In this third installment concerning military technology, we are going to look at functional magnetic resonance imaging (fMRI). Magnetic resonance imaging is one of the most popular diagnostic tools because it is non-invasive and safe. MRI can be used to determine if a bone is broken or if a tumor is present because it detects differences in tissue density. Various forms of MRI, such as functional MRI or real-time MRI are used to investigate specific parts of the body or specific activities. Functional magnetic resonance imaging analyzes brain activity. The military is interested in using fMRI as a more accurate lie detector than the typical polygraph.
Polygraph tests usually measure changes in physiology that are thought to be associated with lying. For example, it is assumed that a person’s heart rate, breathing rate, and sweat production will likely increase if the person is lying. The lie detector will measure when these factors change compared to a baseline. However, polygraph tests are controversial because they can result in false-positives or can be faked so that the person’s physiology does not appreciably change when he is lying. Therefore a more accurate lie detector is needed. Since fMRI provides information on what part of the brain is active, the theory is that it would serve as a more accurate lie detector.
But does fMRI really show us what someone is thinking? When a particular area of the brain becomes active, it consumes more oxygen. The body responds by sending oxygenated blood to the part of the brain that is actively consuming oxygen. FMRI measures this blood flow. This is the observed phenomenon. The assumption is that this correlates to a particular thought pattern. Furthermore, many of these assumptions are based on the idea that there are regions of the brain where certain functions take place (such as the memory part of the brain, or the decision-making part of the brain), which is also a controversial. Scientists who use fMRI for lie detection assume that a lie is neurologically more complicated than the truth, so if someone is telling a lie, his fMRI scan will show a more complicated pattern.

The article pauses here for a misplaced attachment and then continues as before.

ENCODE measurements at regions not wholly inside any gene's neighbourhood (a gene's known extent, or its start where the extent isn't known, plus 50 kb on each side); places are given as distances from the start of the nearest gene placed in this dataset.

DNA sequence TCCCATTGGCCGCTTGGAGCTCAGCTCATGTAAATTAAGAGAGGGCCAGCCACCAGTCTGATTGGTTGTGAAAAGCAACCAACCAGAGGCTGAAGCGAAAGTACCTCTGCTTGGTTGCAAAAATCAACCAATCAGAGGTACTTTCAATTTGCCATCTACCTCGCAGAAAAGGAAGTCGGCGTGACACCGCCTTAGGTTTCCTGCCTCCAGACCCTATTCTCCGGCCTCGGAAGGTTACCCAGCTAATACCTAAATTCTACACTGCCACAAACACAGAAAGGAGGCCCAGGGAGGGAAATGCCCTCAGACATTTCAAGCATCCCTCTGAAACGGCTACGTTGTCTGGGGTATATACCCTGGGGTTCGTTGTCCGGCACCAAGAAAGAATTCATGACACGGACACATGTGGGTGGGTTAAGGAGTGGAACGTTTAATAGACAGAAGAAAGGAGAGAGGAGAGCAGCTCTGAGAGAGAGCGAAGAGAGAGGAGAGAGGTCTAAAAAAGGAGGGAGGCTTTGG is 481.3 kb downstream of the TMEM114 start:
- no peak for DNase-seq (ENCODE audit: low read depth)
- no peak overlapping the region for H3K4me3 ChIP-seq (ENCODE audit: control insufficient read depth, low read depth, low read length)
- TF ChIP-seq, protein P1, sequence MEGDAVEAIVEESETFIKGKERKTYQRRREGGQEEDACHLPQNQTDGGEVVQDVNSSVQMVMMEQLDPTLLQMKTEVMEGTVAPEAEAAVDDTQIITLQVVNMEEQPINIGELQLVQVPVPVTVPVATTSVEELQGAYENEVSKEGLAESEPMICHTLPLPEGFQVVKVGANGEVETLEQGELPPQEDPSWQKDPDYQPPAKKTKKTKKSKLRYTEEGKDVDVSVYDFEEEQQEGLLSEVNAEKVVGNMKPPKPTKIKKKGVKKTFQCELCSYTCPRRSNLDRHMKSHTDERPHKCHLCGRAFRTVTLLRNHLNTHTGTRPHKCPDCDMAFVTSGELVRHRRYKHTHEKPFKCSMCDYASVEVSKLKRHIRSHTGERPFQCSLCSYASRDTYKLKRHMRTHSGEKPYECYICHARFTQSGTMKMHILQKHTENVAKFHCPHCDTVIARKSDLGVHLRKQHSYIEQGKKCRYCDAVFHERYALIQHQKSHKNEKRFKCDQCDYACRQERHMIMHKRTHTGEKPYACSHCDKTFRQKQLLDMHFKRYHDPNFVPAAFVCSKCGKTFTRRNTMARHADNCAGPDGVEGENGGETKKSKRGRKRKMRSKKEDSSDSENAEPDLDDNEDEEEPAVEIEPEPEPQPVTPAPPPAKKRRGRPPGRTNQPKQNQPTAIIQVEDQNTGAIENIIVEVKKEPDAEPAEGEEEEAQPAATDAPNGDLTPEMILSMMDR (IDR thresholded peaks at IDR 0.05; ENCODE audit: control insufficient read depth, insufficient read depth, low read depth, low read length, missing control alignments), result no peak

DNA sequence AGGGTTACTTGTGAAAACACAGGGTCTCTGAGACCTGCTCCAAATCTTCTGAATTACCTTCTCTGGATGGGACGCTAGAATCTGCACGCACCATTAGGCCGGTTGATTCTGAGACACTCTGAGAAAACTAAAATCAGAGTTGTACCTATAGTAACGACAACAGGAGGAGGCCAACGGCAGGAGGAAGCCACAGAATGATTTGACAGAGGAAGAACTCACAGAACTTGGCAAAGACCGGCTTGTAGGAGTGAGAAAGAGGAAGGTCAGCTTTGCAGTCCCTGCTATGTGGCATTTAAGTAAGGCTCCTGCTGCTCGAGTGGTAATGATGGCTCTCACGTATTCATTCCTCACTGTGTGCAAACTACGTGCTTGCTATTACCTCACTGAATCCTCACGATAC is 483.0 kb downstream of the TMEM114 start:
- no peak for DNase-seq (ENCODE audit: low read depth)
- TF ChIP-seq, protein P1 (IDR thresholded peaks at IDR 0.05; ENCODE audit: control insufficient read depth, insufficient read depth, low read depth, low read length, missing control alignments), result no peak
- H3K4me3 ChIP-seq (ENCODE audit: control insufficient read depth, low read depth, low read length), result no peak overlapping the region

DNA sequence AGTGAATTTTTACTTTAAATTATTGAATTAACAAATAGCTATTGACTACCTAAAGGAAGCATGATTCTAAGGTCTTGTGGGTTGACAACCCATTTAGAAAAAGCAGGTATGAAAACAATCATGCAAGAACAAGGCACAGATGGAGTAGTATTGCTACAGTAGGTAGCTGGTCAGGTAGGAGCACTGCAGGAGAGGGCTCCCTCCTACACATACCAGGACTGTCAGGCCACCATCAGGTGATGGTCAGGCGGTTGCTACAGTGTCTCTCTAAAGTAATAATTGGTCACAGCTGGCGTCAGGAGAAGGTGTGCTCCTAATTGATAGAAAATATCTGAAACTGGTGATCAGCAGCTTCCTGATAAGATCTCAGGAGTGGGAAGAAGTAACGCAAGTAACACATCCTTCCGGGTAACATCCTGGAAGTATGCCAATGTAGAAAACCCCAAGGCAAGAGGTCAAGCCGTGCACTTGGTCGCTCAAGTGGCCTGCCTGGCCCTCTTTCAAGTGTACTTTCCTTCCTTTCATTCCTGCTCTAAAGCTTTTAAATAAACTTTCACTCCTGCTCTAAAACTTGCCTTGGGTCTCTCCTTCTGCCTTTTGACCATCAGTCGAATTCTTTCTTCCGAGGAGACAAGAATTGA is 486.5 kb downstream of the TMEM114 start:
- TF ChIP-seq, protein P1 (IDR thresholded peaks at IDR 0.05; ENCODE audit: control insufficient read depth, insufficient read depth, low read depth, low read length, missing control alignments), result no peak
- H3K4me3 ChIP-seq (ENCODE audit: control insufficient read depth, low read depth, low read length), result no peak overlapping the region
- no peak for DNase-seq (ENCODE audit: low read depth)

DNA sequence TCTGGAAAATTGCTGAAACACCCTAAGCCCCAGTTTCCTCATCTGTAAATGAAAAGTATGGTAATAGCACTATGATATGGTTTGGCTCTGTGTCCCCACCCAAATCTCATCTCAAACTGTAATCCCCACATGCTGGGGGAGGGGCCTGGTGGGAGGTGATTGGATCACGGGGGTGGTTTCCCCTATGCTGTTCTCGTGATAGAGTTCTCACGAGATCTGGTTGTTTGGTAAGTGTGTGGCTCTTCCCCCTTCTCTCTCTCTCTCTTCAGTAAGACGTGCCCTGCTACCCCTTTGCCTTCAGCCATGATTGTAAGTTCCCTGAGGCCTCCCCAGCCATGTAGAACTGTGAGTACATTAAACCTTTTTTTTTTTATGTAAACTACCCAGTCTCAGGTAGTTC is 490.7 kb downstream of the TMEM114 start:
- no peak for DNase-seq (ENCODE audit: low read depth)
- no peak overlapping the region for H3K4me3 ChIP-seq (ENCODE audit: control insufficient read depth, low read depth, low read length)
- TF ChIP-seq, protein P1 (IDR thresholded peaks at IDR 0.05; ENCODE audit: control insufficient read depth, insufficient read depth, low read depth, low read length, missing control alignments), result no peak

Importantly, while fMRI may be advertised as being more precise or definitive, it is still a qualitative measurement, just like the polygraph. As National Academy of Science magazine, In Focus, suggests, “But brain scans encounter the same problem as polygraphs: no physiological indicator, or neural activity pattern, exists that has a one-to-one correspondence with mental state.” Furthermore, because of how fMRI acquires a signal, there is approximately a 6-second delay between the brain signal and the image display, meaning that the actual part of the brain that becomes active in response to a stimulus is still only an estimate. Researchers have been working on improvements in the time lag. For example, they have looked at heart activity using “real-time MRI.” However, neurological activity is very fast, and blood flow is relatively slower, so there may be a fundamental issue with relating blood flow with certain neurological activity.
Tennison and Moreno discuss in their article on military technology the ethics of using brain scanning technology for lie detection. They focus on whether brain scans would violate the guarantee against self-incrimination, and whether they would constitute an inappropriate search and seizure. I would say that the bigger ethical question is amount of legal weight we should place on a technology that is qualitative and subjective. Should brain scans be considered definitive proof that a person is lying? Technology helps us in many ways. DNA data has exonerated and incarcerated many individuals who might have been given the wrong sentence. But we should be careful how much we can trust the technology. Yes, the fMRI can show us brain activity, but it does not show us a man’s thoughts.